Buildings of Interest

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  • Brookside House
  • Brookside House
  • Brookside House
  • Brookside House
  • Brookside House
Grade U

Brookside House

207, Bickershaw Lane, Bickershaw, Abram

Listed Date: 00/00/0000
Part of Group:
At Risk: No


Believed to date from the late 1820's, Brookside House is C19th-style villa originally occupied by the local business owner John Whitley.
Whitley - proprietor of a reputed hingemaking company in Ashton, benefactor of the first Abram Parish Church and also co-owner of the Ackers-Whitley group of collieries - had his main residence at Abram Hall.
Based upon the letting advertisements following Whitley's untimely death in 1839, Brookside House was apparently built as a 'Country Residence' and boasted six bedrooms, a 'very excellent drawing room with folding doors', a butler's pantry, a scullery and servants' quarters as well as various other ancillary and reception rooms.
The main house remains largely unchanged in layout, with the Victorian extension recently modernised into a single living space.
Over the following years of the 19th Century there were a variety of resident households, including a Justice of the Peace, and a Mayor of Wigan. The Ackers family of the Ackers-Whitley collieries - including the nearby Brookside Colliery - were also resident during this time. 
In the 20th Century, the house came under the ownership of the nationalised coal board where it was home to officials of the local colliery. It returned to private ownership in the 1950's.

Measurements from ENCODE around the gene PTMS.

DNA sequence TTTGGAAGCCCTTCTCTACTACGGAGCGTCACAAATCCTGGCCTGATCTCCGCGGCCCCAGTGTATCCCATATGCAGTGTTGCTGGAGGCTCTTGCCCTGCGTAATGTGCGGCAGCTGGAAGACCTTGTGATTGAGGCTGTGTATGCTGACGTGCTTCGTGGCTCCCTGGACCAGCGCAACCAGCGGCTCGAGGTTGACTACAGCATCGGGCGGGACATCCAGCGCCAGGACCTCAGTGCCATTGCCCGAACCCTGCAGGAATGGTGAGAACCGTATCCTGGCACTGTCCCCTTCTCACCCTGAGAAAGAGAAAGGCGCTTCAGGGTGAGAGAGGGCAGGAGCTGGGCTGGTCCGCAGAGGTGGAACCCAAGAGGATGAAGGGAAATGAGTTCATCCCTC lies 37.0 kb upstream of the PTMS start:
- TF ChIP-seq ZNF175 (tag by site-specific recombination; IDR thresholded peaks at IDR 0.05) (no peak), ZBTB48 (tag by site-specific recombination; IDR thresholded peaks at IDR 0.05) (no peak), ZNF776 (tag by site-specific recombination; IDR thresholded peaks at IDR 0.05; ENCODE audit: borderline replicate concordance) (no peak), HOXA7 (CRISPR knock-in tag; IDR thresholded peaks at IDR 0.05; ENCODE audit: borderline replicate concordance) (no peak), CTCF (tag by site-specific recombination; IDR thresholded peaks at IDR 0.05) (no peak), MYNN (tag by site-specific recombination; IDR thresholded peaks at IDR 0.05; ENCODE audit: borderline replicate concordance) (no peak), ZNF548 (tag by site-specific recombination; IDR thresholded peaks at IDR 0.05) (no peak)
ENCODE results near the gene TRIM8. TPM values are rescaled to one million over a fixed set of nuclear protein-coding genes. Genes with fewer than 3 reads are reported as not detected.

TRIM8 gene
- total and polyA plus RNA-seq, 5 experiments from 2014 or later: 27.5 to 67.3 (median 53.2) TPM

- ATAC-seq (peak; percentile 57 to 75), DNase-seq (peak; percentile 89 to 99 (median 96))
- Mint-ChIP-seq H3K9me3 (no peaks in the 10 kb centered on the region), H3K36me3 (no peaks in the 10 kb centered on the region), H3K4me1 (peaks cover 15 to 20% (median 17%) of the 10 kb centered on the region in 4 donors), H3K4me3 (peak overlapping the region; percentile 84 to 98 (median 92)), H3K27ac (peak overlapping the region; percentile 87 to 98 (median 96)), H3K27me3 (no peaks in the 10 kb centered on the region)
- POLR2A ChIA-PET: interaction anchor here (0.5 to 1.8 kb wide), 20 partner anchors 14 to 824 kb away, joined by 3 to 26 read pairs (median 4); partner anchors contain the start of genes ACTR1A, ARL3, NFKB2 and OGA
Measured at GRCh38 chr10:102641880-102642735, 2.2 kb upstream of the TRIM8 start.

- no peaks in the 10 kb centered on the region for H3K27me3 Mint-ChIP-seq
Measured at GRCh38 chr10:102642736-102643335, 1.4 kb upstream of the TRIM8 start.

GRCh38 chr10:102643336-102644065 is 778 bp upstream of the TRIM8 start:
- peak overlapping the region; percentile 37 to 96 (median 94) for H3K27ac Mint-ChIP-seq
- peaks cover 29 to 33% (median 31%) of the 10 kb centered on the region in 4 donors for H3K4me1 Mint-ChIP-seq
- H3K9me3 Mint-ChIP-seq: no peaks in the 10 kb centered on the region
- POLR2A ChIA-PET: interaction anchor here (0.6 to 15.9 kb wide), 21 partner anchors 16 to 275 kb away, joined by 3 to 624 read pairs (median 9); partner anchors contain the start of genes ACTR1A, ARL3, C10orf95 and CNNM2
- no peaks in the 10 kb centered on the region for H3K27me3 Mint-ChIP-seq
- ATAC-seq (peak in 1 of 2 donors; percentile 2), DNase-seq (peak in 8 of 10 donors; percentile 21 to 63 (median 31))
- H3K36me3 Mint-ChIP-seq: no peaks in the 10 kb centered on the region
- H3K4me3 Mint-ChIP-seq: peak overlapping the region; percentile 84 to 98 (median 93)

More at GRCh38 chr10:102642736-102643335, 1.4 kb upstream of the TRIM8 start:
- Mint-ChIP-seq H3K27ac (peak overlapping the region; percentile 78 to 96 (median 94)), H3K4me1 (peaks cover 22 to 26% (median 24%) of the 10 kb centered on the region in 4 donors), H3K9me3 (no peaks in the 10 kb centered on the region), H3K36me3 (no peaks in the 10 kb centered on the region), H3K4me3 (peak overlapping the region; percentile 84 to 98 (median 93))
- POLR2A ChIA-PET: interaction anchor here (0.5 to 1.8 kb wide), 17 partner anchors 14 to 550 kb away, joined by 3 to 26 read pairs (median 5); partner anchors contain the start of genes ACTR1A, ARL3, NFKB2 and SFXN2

At some point prior to the 1950's (and possibly much earlier), subsidence - likely from local mining - caused the house to move. As a result, it was hastily reinforced with a buttress on the East gable wall, and a collection of lateral iron tie bars. Deflection of the masonry externally, and deformity to the internal plaster cornices remain visible today as testament to that historic movement.
The house's orchard was given to residential development in the mid-20th Century, where two houses now sit, but some 0.75 acres of original grounds remain. Within these grounds there is a submerged concrete Anderson bomb shelter.
As is customary with older properties, Brookside has its collection of supernatural tales:
The two enduring stories are those of a maid, who suffered a tragic fall whilst running from the master of the house, and of a young boy. The staircase where the maid is said to have suffered her tragic fall, ran from an upstairs corridor in the servant's quarters down to the scullery; the doorway to the staircase - since bricked up - can be seen from outside on the West gable at first floor height above the later-built Victorian extension. This door is said to still randomly and loudly slam shut despite no physical door remaining.
Unexplained strong odours - particularly of flowery perfume, and burning open coal fires - have also been frequently reported.

Thanks to David & Michelle Bamford for the text and images

More history from a Facebook posting. Link